One of the annoyances of charts is that they all look like boxes (except for pie charts, they just look wrong). Boxes might be ok when you are making 1 or 2 charts. But a whole dashboard of boxes can look little rigid. So how can we make the charts peppy without loosing any effect? Like these charts below:
Very simple, we use drawing shapes in MS Excel to draw whatever we want and overlay the chart on top.Continue »
Jon Peltier can stand on his roof and shout in to a megaphone “Use Bar Charts, Not Pies”, but the fact remains that most of us use pie charts sometime or other. In fact I will go ahead and say that pie charts are actually the most widely used charts in business contexts.
Today I want to teach you a simple pie chart hack that can improve readability of the chart while retaining most of the critical information intact.Continue »
Every year, on 4th Thursday of November, folks in US celebrate Thanksgiving day. A similar holiday exists in Canada too, they celebrate it on Second Monday of Every October.We will celebrate thanksgiving in PHD style, by sharing a wacky formula tip.
Today, we are going to learn how to use excel formulas to find out thanksgiving day’s date for any year.Continue »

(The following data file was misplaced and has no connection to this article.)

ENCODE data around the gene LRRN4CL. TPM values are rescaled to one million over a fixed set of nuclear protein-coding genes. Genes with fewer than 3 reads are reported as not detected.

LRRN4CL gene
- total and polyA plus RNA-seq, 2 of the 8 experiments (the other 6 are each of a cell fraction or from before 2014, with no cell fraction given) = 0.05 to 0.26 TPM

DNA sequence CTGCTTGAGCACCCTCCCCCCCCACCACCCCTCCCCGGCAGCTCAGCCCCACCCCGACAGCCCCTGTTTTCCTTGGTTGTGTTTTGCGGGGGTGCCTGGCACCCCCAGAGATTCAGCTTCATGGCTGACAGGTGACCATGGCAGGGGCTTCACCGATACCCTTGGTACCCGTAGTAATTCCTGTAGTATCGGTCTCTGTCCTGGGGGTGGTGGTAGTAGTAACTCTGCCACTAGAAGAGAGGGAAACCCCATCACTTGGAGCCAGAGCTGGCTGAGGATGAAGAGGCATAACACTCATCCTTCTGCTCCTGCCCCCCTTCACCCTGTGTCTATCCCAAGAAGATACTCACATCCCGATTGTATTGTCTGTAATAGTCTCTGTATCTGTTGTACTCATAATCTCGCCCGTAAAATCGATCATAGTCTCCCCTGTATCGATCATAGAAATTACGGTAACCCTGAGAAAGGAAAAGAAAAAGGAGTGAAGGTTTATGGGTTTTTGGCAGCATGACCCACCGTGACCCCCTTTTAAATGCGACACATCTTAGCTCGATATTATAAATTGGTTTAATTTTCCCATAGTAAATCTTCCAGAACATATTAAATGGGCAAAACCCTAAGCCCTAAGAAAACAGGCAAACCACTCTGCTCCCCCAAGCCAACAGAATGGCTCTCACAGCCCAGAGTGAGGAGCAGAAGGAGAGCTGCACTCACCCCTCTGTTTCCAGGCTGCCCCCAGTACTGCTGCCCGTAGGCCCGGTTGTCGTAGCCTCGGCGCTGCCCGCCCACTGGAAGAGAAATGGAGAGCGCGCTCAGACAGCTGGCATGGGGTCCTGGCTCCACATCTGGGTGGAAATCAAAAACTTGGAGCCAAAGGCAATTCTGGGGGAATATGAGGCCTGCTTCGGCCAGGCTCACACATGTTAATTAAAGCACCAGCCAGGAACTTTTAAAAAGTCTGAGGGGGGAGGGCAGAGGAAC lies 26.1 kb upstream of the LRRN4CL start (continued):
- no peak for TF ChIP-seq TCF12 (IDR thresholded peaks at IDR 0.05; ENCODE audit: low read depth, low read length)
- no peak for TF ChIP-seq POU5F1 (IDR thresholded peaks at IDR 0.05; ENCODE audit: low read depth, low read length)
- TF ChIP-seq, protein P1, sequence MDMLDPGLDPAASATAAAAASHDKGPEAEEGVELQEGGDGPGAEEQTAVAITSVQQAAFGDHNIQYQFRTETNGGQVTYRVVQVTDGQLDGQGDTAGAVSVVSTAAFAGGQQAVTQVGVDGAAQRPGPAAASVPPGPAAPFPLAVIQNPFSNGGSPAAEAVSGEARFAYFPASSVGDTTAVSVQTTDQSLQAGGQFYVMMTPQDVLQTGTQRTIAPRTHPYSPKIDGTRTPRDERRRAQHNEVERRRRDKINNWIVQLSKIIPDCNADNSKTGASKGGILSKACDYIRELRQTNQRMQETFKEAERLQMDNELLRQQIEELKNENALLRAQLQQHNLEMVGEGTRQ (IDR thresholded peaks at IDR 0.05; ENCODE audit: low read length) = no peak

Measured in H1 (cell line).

Transposing rows and columns in a table is one of the most useful tricks when you are pasting data. Yet, it always surprises me that very few people actually know this. So here it is…Continue »
Here is tricky scenario, faced by Basil, our forum member, “I want to have Excel display a wing ding check mark when a user types “y” in a cell. I have been trying to do a substitute formula but putting the symbol in an unused portion of the spreadsheet and calling it to the selected cell but I can’t get it to work. Any thoughts?”
We can use either cell formatting or conditional formatting to achieve this.Continue »
Here is a quick productivity tip if you work with same set of excel (or word or powerpoint) documents everyday. Just pin the documents to recent documents list in the Office Menu in MS Office 2007. See this: More excel 2007 productivity tips & double click tricks.Continue »